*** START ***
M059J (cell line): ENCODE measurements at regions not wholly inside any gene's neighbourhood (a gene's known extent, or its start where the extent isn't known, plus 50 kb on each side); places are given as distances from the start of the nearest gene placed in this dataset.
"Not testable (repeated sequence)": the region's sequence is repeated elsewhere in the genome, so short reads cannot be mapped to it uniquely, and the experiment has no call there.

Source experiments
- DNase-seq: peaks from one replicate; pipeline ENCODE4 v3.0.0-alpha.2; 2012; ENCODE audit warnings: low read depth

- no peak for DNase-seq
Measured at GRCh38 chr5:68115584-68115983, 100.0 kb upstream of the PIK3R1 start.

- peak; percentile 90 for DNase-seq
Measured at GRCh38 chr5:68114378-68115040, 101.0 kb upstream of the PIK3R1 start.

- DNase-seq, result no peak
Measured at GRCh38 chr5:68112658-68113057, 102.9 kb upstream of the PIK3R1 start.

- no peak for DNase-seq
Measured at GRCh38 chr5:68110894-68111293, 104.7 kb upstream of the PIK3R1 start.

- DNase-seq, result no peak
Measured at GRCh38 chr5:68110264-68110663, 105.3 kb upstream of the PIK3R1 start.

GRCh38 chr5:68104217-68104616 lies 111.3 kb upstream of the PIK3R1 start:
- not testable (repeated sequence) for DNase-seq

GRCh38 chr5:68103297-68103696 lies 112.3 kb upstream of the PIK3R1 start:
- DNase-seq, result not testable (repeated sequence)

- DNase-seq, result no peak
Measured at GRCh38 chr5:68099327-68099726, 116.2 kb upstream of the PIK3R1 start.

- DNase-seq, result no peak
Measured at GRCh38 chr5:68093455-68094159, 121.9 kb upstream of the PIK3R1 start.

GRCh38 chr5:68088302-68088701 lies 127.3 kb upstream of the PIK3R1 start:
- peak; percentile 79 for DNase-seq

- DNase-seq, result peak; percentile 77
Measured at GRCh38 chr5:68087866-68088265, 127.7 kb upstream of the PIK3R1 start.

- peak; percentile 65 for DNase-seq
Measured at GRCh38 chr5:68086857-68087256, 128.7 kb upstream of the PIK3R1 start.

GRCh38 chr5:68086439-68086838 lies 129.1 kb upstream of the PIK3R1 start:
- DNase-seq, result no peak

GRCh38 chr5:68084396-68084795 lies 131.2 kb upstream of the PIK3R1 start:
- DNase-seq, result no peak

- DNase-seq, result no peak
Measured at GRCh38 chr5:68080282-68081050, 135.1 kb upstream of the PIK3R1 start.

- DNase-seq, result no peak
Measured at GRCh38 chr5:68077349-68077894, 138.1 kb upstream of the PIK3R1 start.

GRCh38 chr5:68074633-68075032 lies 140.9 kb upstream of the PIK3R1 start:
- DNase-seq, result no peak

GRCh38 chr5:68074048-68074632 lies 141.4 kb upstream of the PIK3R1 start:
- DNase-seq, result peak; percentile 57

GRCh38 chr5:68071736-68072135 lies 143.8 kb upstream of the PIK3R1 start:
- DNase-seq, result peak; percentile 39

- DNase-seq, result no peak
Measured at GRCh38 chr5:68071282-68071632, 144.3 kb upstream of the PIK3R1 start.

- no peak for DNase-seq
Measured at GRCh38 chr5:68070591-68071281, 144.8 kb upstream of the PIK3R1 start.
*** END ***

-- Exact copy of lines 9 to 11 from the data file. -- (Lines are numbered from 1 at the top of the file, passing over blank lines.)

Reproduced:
- DNase-seq, result no peak
Measured at GRCh38 chr5:68112658-68113057, 102.9 kb upstream of the PIK3R1 start.

- no peak for DNase-seq